5 Must-Eats In New Orleans

14 September 2014
Read Time: 2.0 mins

Everything about New Orleans oozes sumptuousness – from the humid climate to the architecture, to the hot jazz music and the non-stop parties. Of course, food is no different. Each trademark dish in New Orleans offers a new flavour experience found nowhere else on earth. Here are our picks of five must-try foods any visitor should taste during a trip to New Orleans.

 Go nuts for beignets


Beignets are the ultimate New Orleans indulgence. Think of a square, hole-free doughnut served piping hot and smothered in icing sugar. The reality is far greater than you can imagine, however. The hot fried yeast dough melts in your mouth along with the soft sugar, making the perfect accompaniment to a café au lait.

The most famous place to get beignets is Café Du Monde. The company’s original location on Decatur Street in the French Market is open 24 hours a day.

There are eight other Café Du Monde locations and several other establishments throughout the city that also make a mean beignet. A final word of advice: don’t breathe while you take a bite, because that sugar goes everywhere. Either way, these things will take your breath away.


Arguably the dish that screams ‘New Awlins’ the loudest is gumbo. Ask around for the best gumbo in town and you’re likely to get varying answers – if not start an all-out brawl over the matter.

Traditionally made with andouille sausage, chicken, and red and green capsicum, gumbo has evolved to include okra, seafood, ham and countless unique additions.

If it has ground sassafras and bay leaves at its base, it’s likely some form of gumbo. You can’t possibly try them all, but give it a try and you’ll find a variety that will spark your Louisiana fire.

 Newman and Kramer love it, and you will too


If New Orleans had a version of shepherd’s pie, jambalaya would be it. It’s rumoured to have come about when an inn guest asked for dinner long after the kitchen had closed, so the cook threw some random ingredients together for him and jambalaya was born.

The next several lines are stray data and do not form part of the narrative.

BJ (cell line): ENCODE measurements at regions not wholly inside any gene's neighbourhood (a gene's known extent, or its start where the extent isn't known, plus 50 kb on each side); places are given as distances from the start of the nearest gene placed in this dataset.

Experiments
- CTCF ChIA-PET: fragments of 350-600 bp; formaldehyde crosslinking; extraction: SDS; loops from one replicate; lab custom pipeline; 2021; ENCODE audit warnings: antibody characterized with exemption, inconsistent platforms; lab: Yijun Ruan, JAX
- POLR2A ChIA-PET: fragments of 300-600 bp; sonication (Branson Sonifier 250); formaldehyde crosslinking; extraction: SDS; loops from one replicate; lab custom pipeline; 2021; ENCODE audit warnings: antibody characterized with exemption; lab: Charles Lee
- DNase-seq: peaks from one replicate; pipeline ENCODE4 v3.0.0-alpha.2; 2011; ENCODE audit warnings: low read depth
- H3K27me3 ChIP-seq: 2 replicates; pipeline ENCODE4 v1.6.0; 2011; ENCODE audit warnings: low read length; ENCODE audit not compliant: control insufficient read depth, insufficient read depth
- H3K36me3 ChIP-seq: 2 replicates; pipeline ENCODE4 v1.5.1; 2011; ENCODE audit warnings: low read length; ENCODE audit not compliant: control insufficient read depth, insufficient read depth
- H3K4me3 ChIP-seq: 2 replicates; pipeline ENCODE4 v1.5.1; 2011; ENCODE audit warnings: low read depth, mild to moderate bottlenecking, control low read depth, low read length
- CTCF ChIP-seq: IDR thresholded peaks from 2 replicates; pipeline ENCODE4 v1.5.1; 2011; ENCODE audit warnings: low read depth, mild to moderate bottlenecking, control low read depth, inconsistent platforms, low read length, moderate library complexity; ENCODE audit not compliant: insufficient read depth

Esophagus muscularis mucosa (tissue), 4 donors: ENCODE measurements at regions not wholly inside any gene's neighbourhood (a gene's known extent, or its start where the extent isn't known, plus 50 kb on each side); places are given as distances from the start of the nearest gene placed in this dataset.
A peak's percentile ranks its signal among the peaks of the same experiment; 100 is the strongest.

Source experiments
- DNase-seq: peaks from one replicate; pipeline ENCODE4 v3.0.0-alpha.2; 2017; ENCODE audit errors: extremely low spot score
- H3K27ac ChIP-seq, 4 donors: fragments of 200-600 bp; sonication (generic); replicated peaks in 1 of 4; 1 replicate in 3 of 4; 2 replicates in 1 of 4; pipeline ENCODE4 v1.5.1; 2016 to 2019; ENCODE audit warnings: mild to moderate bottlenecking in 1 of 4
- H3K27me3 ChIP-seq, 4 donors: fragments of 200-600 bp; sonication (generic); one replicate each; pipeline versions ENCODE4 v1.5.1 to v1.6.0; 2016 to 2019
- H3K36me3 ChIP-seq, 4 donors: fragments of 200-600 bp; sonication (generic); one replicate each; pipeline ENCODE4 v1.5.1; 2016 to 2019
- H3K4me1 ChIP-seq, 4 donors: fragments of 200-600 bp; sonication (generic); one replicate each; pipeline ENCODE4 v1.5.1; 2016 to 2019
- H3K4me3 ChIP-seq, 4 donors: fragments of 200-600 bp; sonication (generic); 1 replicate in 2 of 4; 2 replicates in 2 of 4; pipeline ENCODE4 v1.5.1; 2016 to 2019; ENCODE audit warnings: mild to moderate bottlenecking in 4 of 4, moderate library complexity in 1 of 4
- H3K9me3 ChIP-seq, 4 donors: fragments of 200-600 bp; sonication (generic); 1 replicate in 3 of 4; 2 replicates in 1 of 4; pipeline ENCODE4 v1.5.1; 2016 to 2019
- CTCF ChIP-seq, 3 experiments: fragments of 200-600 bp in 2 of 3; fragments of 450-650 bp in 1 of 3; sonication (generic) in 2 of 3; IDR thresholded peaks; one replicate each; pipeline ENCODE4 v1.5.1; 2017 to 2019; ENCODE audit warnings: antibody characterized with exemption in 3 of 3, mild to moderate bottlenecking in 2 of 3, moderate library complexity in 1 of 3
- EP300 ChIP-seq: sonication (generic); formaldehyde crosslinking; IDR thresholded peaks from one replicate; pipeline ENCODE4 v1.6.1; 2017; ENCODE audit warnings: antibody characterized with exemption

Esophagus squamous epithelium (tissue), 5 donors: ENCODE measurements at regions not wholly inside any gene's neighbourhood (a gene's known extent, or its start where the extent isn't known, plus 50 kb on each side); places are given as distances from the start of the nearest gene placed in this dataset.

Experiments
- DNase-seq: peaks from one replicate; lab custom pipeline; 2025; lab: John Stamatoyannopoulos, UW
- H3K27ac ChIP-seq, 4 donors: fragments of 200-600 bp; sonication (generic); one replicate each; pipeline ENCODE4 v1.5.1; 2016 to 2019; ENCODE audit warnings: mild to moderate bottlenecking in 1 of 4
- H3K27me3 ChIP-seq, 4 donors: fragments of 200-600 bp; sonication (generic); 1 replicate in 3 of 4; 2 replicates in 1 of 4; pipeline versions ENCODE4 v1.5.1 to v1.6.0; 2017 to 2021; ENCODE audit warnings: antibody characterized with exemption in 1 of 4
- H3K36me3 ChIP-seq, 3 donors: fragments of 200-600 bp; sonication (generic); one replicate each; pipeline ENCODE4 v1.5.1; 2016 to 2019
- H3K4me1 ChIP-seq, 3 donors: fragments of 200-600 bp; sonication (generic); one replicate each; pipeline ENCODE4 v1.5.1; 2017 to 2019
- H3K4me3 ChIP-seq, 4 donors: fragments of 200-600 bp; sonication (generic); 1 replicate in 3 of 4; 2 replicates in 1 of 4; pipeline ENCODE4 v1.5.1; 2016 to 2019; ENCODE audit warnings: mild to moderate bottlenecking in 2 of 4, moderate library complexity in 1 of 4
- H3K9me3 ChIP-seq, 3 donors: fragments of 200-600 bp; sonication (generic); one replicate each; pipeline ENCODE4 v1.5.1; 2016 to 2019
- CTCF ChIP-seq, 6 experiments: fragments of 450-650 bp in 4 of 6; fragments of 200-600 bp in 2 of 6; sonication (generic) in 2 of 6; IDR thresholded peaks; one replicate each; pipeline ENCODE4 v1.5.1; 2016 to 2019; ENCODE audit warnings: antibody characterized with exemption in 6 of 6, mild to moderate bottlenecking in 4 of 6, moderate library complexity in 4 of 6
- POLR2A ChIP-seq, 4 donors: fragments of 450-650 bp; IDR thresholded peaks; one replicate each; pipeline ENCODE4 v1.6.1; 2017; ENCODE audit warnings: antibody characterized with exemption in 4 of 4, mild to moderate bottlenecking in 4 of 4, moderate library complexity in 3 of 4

Sort of like a gumbo with rice, jambalaya is another hotbed of flavours and also differing opinions. Ingredients can include chicken, andouille sausage, seafood, tomatoes and onion. Some like it hot, so be sure to ask your waiter if you’re sensitive to spicy food.

Bananas Foster

Deliciously decadent, bananas foster was developed in 1951 by chef Paul Blangé as a way to promote the new fruit at Brennan’s Restaurant.

Named after the chef’s friend and customer Richard Foster, the dessert takes anything healthy about a banana and drowns it in sugar, butter and alcohol. The results are delectable.

The recipe involves melting butter, sugar and cinnamon, stirring in banana liqueur and adding bananas, and then carefully adding rum once the bananas soften. The rum is then set on fire before plating the dish with vanilla ice cream. For obvious reasons, you’ll have to eat this one right away.

 Italians do it better, even in New Orleans


If sandwiches are your thing, look no further than the mammoth Creole-Italian concoction known as the muffuletta. Served on an entire loaf of Sicilian bread similar to a focaccia, the sandwich is stacked with salami, ham and provolone cheese. Add to that marinated olives, celery, onion, garlic, olive oil and a plethora of Italian seasoning.

It’s traditionally served cold, but if you ask nicely you can have it toasted. You just might have to unhinge your jaw to take a bite.

Lucy Sutton

Having experienced her first international flight at the age of six months, Lucy Sutton is a globetrotter for life. Lucy has lived half her life in Australia and half in the United States, taking advantage of travel opportunities near each country.